News Article
March 1, 2016

Caribbean STEM Coach Club 27 February 2016

BFUWI collaboration with CADSTI and Future Think


Three Caribbean educational charities are proving that joint working can reap dividends.  On Saturday 27 March, Caribbean Diaspora for Science Technology and Innovation (CADSTI), the British Foundation for the University of the West Indies (BFUWI), and Future Think launched a pilot programme for students preparing for GCSE exams in June.  The session was held at the Barbados High Commission.  All three organisations had been considering e-Tutoring in the UK based Caribbean diaspora community and it made much sense to work together on such a venture.  The programme format and design was led by Daryl Best (CADSTI) and Penny Carballo-Smith (FutureThink / CADSTI) supported by Rawle Parris (BFUWI) and George Marecheau (CADSTI).   The pilot’s objective is to achieve better than predicted/expected GCSE results for the participants. 


The club is unusual in that it focuses not simply on the technical aspects of the GCSE syllabus which the students will need to master in order to be successful but also looks at the vital role that parents play in supporting children through this important and stressful time.  With that in mind, one interesting feature of this initial 12-child pilot was the parent roundtable run by Penny Carballo-Smith with expert insights. This aspect draws on research that suggests that parental motivation is significantly correlated to a child’s academic success.  Recognising this, the scheme will provide a parental help-line every Thursday for parents to discuss any issues which they wish to raise in order to reinforce the support for the children and their families.

The club provides one to one coaching and mentoring by club coaches with expertise in Maths and Physics.  Coaches will focus on areas of the syllabus where students are having difficulty and provide advice on revision strategy and exam tips.  This is facilitated by weekly Skype calls with mentors to work through problem areas and ensure that the plan of action is followed through to achieve the agreed goals.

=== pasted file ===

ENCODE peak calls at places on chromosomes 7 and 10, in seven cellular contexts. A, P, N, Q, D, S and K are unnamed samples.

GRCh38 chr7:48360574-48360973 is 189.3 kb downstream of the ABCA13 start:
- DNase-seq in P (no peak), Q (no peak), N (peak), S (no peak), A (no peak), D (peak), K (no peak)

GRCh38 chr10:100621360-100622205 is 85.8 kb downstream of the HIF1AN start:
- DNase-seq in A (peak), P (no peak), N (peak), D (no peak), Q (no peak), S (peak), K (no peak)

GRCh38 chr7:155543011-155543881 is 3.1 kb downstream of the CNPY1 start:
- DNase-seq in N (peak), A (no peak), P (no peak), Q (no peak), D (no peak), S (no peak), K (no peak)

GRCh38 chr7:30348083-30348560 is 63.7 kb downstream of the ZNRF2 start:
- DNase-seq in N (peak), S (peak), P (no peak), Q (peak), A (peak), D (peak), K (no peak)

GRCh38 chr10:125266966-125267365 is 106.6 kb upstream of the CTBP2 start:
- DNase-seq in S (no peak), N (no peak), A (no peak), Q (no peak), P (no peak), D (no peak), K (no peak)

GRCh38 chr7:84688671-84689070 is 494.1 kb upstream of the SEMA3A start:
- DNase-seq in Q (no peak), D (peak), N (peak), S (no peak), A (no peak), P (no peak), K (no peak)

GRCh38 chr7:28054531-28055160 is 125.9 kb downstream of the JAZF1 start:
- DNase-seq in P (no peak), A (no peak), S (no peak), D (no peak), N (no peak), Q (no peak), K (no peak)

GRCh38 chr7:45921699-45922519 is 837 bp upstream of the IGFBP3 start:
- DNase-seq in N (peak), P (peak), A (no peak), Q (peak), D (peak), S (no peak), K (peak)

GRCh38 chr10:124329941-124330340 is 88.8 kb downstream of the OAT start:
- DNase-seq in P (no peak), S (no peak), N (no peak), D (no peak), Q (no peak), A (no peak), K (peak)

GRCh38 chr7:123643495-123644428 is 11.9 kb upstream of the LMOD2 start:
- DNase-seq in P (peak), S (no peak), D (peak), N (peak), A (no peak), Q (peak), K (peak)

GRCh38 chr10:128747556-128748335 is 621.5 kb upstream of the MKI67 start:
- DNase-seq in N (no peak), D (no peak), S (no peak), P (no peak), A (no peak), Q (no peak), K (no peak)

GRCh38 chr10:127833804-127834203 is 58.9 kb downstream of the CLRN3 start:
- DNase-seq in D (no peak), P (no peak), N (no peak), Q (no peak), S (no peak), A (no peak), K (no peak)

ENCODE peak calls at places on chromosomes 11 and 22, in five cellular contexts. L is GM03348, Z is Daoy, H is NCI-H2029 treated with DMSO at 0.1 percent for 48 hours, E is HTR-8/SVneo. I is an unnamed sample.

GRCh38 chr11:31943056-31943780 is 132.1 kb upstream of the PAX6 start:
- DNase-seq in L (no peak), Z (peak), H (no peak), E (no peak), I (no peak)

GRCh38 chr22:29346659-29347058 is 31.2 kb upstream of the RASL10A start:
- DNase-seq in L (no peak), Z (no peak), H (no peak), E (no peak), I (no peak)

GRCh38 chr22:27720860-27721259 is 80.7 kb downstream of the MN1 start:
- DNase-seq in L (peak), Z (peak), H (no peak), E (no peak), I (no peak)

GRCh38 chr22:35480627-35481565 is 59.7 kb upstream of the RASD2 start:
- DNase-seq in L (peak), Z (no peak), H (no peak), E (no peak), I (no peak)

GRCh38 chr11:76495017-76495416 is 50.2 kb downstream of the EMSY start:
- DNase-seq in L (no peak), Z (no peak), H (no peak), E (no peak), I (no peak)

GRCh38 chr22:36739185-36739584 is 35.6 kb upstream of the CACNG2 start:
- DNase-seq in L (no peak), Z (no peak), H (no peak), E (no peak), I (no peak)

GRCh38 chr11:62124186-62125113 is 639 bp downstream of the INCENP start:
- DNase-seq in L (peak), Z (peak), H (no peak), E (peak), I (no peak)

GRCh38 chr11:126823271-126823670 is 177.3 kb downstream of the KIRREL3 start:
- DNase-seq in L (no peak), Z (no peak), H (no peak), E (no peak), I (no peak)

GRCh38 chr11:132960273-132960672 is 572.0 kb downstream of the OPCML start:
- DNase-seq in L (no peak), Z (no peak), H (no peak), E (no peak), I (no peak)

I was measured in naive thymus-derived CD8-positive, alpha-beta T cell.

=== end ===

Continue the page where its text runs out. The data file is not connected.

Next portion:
On Saturday Daryl introduced the session giving personal examples of his own experiences when sitting his GCSE exams and how after a rocky start he improved his grades dramatically by intense preparation and focus in the 10 weeks prior to his examination.  Penny then spoke to parents emphasising that the attitude and support of parents is 5 times more important than the school that children attend. A lively panel discussion ensued with Daryl and Rawle and two other mentors who had recently done their GCSEs answered questions submitted by students and parents about revision, poor teaching, stress, expectations and other issues that can arise.  The panellists were open and candid about their own experiences and how they coped with the pressure.  This was then followed by two breakout sessions when parents discussed their concerns with Penny and students got the meet their mentors to get to know each other and devise individual study plans for the duration of the pilot. There will be a follow up masterclass sessions where experts go through areas of difficulty with the group.

Feedback from participants was overwhelmingly positive.  As the pilot progresses, the team plans to consider lessons learned and use this to roll the programme out to more students and in additional subject areas.  

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